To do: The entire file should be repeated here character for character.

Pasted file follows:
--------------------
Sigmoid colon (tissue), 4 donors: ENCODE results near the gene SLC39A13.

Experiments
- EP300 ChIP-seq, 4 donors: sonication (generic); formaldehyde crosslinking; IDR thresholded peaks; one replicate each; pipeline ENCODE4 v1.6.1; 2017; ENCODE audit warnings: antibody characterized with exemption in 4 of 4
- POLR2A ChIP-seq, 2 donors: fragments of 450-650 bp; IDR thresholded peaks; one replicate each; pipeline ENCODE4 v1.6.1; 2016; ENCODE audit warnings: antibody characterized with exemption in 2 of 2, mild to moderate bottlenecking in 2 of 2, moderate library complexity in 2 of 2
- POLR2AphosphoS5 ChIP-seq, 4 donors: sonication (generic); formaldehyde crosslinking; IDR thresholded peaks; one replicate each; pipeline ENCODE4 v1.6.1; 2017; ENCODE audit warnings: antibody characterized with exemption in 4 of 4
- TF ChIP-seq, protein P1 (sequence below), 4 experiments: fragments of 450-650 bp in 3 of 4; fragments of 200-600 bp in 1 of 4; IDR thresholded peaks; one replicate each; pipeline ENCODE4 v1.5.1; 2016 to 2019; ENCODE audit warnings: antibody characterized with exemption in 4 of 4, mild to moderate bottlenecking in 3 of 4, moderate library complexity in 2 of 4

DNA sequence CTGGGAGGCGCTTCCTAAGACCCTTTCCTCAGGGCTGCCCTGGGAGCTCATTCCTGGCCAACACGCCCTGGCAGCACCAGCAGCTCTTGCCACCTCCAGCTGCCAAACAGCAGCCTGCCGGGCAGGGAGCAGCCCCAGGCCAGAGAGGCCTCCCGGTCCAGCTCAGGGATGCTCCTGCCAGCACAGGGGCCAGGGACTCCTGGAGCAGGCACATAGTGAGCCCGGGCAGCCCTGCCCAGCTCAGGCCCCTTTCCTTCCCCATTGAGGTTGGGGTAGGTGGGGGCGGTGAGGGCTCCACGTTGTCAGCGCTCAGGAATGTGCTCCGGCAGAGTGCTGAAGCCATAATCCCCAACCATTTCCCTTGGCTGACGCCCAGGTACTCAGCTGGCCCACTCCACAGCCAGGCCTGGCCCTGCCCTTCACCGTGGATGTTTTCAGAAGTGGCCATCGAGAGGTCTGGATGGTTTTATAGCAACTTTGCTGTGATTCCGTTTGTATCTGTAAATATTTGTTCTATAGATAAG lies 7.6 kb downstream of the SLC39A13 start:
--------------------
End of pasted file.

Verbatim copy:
Sigmoid colon (tissue), 4 donors: ENCODE results near the gene SLC39A13.

Experiments
- EP300 ChIP-seq, 4 donors: sonication (generic); formaldehyde crosslinking; IDR thresholded peaks; one replicate each; pipeline ENCODE4 v1.6.1; 2017; ENCODE audit warnings: antibody characterized with exemption in 4 of 4
- POLR2A ChIP-seq, 2 donors: fragments of 450-650 bp; IDR thresholded peaks; one replicate each; pipeline ENCODE4 v1.6.1; 2016; ENCODE audit warnings: antibody characterized with exemption in 2 of 2, mild to moderate bottlenecking in 2 of 2, moderate library complexity in 2 of 2
- POLR2AphosphoS5 ChIP-seq, 4 donors: sonication (generic); formaldehyde crosslinking; IDR thresholded peaks; one replicate each; pipeline ENCODE4 v1.6.1; 2017; ENCODE audit warnings: antibody characterized with exemption in 4 of 4
- TF ChIP-seq, protein P1 (sequence below), 4 experiments: fragments of 450-650 bp in 3 of 4; fragments of 200-600 bp in 1 of 4; IDR thresholded peaks; one replicate each; pipeline ENCODE4 v1.5.1; 2016 to 2019; ENCODE audit warnings: antibody characterized with exemption in 4 of 4, mild to moderate bottlenecking in 3 of 4, moderate library complexity in 2 of 4

DNA sequence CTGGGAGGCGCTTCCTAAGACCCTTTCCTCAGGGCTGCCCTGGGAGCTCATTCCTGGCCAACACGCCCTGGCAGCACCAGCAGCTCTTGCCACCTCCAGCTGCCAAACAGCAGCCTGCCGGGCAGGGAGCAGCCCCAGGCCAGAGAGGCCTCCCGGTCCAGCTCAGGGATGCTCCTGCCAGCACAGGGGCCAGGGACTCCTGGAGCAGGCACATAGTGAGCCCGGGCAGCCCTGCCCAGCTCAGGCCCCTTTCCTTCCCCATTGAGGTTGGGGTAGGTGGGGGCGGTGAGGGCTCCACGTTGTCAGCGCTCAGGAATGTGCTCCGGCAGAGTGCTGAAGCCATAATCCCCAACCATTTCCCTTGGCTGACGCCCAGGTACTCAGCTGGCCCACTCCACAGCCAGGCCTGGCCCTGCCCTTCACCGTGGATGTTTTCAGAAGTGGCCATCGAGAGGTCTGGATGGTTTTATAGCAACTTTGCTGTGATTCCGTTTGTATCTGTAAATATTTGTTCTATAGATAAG lies 7.6 kb downstream of the SLC39A13 start: